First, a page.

• Samples streaming (SGX-1 piano banks)
  • Modulation possibility at every stage
  • Very powerful effects
  • USB audio/MIDI interface
  • Performance/money ratio
  • Possibility to patch some engines with others
  • Direct-to-disc 16-track audio sequencer
  • Karma mode, if you can manage it…


  • … because it turns too complex to be easy to use
  • Boot time should be shorter
  • No real hardware pads
  • The RAM of the sequencer and the limitation to 16 MIDI tracks
  • Some checkboxes are too small on the display
  • No streaming for user samples (yet)
  • No wind instruments (brass, woods) modeling (yet)

To read the full article with sound samples see: Korg Kronos Review

January 18, 2011

Best of NAMM 2011: The Top 11

Following tradition, we present to you Audiofanzine’s Top 11 gear picks from NAMM 2011.

The organizers of NAMM 2011 promised us to ‘take it to 11’ this year at Anaheim.  Were they referencing Spinal Tap or giving a nod to the year 2011? Or maybe even Audiofanzine’s traditional Top 11 NAMM list 😉 ?  Either way, this was a very busy and interesting NAMM.  Pre-NAMM rumors came true, the Steinberg website crashed, and Audiofanzine started shooting reel the night before doors opened.  Being jet-lagged from Europe apparently has its advantages.

NAMM 2011 will be remembered as the year of the tech hard gear.  From the deluge of products that were released this year, it was really hard to limit our list to just 11 items.  Hence, we added our Very Honorable Mentions section.  I remind our readers again, that the list is presented in no particular order (the products at the top of the list are not ‘better’ than others), there is no real way to compare products from different classes, and at the end, this is just our opinion.

The Top 11

omg11.  Spectrasonics and Bob Moog Foundation OMG-1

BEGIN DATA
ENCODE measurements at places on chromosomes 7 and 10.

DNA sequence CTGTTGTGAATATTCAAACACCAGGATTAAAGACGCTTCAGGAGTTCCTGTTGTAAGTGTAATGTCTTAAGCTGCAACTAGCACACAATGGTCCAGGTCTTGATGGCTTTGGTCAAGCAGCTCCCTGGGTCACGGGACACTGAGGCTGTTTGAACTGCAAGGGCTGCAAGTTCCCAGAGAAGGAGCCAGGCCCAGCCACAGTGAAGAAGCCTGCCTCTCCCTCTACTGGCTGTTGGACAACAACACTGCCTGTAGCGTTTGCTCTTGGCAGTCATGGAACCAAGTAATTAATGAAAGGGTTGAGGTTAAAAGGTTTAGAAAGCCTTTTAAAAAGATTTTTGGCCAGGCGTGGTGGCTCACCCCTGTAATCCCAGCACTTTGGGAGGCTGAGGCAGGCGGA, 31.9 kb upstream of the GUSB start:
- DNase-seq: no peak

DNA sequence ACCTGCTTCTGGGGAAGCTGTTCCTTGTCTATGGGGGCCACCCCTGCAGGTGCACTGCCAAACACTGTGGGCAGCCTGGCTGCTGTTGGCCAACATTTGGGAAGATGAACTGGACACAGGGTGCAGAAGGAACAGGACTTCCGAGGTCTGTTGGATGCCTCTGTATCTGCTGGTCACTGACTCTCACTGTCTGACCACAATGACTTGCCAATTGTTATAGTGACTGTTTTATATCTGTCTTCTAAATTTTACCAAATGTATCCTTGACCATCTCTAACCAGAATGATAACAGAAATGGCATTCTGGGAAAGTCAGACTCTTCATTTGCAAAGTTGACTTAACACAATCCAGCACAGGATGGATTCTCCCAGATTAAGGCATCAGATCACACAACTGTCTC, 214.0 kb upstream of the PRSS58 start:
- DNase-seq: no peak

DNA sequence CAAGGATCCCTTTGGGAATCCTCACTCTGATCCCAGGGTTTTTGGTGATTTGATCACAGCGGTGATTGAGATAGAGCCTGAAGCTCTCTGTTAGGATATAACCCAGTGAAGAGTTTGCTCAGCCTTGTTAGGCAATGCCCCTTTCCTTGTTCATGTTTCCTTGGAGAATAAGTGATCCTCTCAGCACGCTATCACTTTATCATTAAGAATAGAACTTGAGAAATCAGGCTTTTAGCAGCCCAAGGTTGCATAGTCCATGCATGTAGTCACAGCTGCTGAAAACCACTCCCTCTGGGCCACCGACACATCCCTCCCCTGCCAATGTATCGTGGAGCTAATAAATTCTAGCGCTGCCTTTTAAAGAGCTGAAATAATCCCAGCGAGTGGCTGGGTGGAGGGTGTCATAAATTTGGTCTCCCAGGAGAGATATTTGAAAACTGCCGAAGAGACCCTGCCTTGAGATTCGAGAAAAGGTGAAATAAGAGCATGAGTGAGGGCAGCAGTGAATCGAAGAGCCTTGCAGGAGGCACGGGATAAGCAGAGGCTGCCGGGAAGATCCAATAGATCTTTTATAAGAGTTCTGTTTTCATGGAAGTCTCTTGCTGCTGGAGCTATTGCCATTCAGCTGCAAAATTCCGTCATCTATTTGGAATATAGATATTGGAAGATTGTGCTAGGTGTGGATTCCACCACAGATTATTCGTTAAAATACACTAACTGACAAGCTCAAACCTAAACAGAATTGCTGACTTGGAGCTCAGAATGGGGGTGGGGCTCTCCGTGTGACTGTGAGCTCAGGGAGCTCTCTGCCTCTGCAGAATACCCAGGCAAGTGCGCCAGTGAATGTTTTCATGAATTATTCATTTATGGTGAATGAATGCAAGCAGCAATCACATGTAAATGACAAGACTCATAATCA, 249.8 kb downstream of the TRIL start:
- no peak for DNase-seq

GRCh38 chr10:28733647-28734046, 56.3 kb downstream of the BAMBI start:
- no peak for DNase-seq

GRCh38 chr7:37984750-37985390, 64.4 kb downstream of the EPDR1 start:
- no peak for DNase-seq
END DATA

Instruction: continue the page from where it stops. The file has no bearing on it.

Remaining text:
Oh my god!   Designed by Spectrasonics’ Eric Persing, the OMG-1 is the product of a collaboration between Spectrasonics and the Bob Moog Foundation.  The components are a Moog Little Phatty analogue synthesizer, two iPod touches, two Apple iPads, an Akai LPK 25, an Apple Mac mini, Spectrasonics Omnisphere and the new Spectrasonics TR app. These are all integrated into a hand-crafted curly maple cabinet created by American artisan Daniel Auon.

It is a sight to behold – and strictly a one-off that you can’t buy [note: gear that you can’t buy…a strange concept indeed]. However, Eric Persing is donating the OMG-1 to the Bob Moog Foundation, which will be offering it as a prize in a competition that kicks off on 15 March.

2.  Cubase 6


cubase 6Wasn’t 5.5 just released?  Well, Cubase 6 and Cubase Artist 6 offer enhanced features within the Project window. The newly introduced Track Edit Groups option is designed to refine the work with multitrack recordings, allowing related events on multiple tracks to be grouped and edited simultaneously, while the new Lane Track offers convenient multitake comping for selecting and consolidating audio parts to form the perfect take. The redesigned transient and automatic tempo detection, phase-accurate audio quantization and drum replacement functions incorporated in Cubase 6 help to smooth out  glitches in live-recorded drum tracks. The Key Editor has further been enhanced with an Inspector panel and the groundbreaking Note Expression feature for creating and editing multiple controller values on a single-note level. Also included is the new Dynamics Lane, which allows real-time listening of dynamic changes while automatically in sync with dynamic notations from the Score Editor.  For all new features you can check out Steinberg’s site, which has since recovered…